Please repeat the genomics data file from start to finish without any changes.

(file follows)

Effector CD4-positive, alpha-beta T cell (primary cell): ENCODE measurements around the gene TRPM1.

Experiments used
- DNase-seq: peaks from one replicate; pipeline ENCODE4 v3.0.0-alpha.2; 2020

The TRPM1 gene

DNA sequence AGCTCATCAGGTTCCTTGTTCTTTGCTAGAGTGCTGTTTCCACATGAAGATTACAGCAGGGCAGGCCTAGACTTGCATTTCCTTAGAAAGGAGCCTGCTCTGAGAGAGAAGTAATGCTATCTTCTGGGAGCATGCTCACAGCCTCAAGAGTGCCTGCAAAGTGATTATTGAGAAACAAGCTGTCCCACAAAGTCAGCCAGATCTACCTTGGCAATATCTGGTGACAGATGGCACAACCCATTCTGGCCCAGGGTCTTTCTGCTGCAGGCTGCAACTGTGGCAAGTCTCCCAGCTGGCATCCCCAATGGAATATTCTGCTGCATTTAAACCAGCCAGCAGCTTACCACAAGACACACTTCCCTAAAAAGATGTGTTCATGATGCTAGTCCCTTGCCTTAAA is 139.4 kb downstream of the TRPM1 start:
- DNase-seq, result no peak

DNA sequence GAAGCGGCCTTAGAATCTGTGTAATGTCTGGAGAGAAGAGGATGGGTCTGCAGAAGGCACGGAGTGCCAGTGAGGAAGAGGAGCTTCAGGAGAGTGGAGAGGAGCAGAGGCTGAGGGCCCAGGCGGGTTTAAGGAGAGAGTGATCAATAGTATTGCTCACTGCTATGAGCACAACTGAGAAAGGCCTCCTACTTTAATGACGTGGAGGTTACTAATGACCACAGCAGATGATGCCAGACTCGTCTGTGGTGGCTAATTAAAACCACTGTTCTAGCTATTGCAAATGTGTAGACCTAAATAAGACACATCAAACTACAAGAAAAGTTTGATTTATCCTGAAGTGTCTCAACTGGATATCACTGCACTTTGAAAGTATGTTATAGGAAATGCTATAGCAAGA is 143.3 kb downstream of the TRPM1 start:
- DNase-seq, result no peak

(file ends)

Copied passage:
Effector CD4-positive, alpha-beta T cell (primary cell): ENCODE measurements around the gene TRPM1.

Experiments used
- DNase-seq: peaks from one replicate; pipeline ENCODE4 v3.0.0-alpha.2; 2020

The TRPM1 gene

DNA sequence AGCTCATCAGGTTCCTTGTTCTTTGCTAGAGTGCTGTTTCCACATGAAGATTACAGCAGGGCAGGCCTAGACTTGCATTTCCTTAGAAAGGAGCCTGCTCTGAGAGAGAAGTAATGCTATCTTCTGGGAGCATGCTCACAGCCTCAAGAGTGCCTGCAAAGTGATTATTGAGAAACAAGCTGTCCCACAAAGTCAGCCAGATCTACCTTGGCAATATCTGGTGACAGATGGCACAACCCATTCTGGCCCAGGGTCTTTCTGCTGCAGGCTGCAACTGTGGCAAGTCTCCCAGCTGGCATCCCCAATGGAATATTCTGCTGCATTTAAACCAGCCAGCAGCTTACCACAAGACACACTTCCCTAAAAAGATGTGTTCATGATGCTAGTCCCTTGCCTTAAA is 139.4 kb downstream of the TRPM1 start:
- DNase-seq, result no peak

DNA sequence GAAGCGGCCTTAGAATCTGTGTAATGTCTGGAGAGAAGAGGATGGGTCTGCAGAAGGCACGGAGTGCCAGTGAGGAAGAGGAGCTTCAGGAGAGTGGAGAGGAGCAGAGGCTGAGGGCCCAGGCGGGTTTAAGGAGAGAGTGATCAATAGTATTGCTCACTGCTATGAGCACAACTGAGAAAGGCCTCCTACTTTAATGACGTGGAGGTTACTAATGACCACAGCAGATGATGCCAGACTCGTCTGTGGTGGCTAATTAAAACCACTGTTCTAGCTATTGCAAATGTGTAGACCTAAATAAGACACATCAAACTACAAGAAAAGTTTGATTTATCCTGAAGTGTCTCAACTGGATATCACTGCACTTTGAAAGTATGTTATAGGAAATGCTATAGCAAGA is 143.3 kb downstream of the TRPM1 start:
- DNase-seq, result no peak